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Me Before You Paperback – July 30, 2013
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Praise for ME BEFORE YOU:
"A hilarious, heartbreaking, riveting novel . . . I will stake my reputation on this book."
—Anne Lamott, People Magazine
“When I finished this novel, I didn’t want to review it: I wanted to reread it. . . . an affair to remember.”
—New York Times Book Review, Liesl Schillinger
“An unlikely love story . . . To be devoured like candy, between tears.”
—O, The Oprah Magazine
“Funny and moving but never predictable.”
—USA Today (****)
“Funny, surprising and heartbreaking, populated with characters who are affecting and amusing . . . This is a thought-provoking, thoroughly entertaining novel that captures the complexity of love”
“Masterful . . . a heartbreaker in the best sense . . . Me Before You is achingly hard to read at moments, and yet such a joy.”
—New York Daily News
“READ IT AND WEEP: Heartbreak collides with humor in Jojo Moyes’s Me Before You.”
“There are books that you cannot put down. There are also books where you become so invested in the characters, you force yourself to stop reading to prolong the experience because you don't want the story to end, and that's what can happen when you read Jojo Moyes' latest book, Me Before You. . . . You'll find yourself laughing, smiling, feeling angry and, yes, crying. My only suggestion: Me Before You should be sold with a pack of tissues.”
—The Associated Press
"Jojo Moyes has written the perfect modern love story. You will be astonished at what you feel, and what you hope for when you are forced to face the possibility of your own dreams. It's that good. Read it now."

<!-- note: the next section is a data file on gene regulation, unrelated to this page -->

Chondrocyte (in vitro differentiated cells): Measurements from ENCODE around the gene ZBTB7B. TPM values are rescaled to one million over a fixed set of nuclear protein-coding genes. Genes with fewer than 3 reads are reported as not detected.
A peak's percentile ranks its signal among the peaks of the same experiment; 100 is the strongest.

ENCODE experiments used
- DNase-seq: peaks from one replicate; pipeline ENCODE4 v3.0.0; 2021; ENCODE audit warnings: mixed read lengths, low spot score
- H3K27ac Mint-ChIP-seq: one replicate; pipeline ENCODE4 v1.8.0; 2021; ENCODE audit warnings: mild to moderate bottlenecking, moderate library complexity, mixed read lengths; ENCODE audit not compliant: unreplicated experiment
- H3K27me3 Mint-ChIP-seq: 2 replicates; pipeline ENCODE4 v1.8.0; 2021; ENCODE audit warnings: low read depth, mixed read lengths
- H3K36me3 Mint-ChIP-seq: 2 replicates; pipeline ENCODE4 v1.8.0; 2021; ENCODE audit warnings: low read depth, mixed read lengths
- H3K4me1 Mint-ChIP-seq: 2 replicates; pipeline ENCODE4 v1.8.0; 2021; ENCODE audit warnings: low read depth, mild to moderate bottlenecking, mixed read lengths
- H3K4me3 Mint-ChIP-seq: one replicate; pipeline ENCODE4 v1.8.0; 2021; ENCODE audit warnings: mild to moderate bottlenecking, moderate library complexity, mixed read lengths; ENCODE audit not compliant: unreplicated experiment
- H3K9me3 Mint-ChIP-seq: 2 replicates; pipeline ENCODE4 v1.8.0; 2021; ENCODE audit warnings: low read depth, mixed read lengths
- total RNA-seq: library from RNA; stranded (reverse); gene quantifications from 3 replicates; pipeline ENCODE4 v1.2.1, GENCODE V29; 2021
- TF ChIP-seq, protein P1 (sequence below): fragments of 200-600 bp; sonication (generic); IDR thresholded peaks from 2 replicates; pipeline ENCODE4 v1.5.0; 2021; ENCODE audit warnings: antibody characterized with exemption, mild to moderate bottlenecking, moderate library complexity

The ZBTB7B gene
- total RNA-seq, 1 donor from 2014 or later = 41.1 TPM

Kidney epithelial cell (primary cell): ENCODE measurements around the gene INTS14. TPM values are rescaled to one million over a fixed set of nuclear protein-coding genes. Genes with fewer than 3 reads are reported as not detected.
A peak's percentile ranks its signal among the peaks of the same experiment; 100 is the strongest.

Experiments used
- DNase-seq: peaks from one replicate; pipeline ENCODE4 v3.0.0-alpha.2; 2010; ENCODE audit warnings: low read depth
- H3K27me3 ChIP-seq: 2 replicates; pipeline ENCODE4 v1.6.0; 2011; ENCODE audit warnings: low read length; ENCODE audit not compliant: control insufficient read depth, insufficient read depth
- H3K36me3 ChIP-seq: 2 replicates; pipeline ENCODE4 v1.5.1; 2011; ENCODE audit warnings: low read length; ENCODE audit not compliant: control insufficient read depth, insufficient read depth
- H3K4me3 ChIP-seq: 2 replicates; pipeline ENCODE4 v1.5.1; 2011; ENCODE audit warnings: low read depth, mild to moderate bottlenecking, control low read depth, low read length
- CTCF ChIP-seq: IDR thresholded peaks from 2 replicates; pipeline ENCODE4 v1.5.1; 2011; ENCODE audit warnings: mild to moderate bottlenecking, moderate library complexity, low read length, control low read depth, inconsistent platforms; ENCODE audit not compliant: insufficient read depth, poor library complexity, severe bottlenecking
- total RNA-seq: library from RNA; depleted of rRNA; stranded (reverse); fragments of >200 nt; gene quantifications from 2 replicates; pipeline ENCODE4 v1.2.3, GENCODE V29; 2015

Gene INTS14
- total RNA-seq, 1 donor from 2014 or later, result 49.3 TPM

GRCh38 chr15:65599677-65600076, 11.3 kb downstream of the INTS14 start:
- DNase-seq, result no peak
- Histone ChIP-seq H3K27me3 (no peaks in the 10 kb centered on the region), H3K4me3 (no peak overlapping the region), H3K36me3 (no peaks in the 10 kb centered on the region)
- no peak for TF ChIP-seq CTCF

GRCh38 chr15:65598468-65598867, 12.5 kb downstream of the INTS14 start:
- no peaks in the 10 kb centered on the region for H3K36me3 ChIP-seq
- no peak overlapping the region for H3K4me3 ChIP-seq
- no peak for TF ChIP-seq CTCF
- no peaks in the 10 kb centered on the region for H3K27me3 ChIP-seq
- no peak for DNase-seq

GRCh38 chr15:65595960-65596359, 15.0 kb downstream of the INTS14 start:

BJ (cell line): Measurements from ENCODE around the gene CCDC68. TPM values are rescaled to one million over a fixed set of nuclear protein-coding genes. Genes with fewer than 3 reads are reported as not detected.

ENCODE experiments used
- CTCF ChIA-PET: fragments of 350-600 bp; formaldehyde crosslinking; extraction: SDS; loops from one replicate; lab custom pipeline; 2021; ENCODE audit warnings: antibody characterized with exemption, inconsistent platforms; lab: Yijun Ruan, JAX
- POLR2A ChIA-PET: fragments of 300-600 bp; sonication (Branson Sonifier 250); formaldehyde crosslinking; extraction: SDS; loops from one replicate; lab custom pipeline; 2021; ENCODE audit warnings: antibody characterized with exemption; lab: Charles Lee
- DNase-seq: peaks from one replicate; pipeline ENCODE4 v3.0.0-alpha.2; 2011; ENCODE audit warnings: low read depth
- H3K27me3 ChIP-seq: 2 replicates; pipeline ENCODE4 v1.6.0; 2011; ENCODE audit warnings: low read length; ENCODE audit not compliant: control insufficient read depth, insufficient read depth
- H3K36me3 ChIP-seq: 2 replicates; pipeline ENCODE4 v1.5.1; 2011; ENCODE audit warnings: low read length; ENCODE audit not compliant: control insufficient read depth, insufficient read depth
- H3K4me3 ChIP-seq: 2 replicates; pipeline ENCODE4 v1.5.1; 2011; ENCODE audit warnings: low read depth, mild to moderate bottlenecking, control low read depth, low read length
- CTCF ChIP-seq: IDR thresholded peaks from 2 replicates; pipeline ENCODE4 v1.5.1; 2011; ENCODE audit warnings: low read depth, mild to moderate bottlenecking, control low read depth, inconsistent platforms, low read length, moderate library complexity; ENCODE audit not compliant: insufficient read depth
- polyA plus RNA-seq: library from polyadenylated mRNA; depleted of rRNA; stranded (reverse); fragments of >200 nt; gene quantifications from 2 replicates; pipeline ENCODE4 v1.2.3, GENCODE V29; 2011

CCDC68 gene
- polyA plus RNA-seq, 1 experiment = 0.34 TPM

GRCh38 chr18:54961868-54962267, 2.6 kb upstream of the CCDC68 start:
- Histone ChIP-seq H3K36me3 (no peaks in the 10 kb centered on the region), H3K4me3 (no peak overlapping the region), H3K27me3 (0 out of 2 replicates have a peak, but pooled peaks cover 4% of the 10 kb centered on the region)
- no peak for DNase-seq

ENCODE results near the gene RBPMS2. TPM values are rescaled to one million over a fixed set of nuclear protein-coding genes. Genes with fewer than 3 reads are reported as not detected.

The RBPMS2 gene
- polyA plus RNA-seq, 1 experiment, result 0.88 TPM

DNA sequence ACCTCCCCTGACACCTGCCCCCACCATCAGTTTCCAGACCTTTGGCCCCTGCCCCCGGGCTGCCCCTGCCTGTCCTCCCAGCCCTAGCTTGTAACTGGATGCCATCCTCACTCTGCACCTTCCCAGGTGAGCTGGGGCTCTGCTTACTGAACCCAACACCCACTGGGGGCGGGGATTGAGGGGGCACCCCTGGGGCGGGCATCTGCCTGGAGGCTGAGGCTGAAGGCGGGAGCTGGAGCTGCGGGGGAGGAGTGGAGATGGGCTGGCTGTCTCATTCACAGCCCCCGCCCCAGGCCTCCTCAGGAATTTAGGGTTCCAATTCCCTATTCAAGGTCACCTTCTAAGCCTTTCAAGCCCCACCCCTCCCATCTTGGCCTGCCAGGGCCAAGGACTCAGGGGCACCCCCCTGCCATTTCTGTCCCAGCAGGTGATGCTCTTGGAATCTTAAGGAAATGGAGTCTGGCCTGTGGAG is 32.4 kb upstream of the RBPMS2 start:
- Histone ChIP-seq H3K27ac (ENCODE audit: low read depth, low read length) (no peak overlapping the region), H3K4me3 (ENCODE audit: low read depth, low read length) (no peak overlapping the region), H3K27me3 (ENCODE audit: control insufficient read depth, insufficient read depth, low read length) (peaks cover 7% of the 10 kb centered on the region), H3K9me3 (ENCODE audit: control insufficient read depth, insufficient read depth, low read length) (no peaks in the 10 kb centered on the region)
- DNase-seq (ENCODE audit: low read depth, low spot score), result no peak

—Adriana Trigiani, New York Times bestselling author of The Shoemaker's Wife
“ME BEFORE YOU is a delicious surprise—funny and hopeful and heartbreaking, the kind of story that will keep you turning pages into the night. Lou Clark and Will Traynor will capture your heart and linger there long after their story has ended."
—Eleanor Brown, New York Times bestselling author of The Weird Sisters
“Some books make you stop and think, compel you to examine your own take on life or your position or stand on an issue. Jojo Moyes’s Me Before You will surprise you—it is impossible not to put yourself in the characters’ shoes and you will find yourself thinking about the choices you might make if life changed in an instant. I loved it.”
—Lee Woodruff, New York Times bestselling author of Those We Love Most
"A lovely novel, both nontraditional and enthralling."
—Publishers Weekly, starred review
“Moyes’ twisting, turning, heartbreaking novel raises provocative moral questions while developing a truly unique relationship between two people brought together by chance. With shades of David Nicholls’ beloved One Day, Me Before You is the kind of book you simply can’t put down—even when you realize you don’t want to see it end. . . . A big-hearted, beautifully written story that teaches us it is never too late to truly start living.”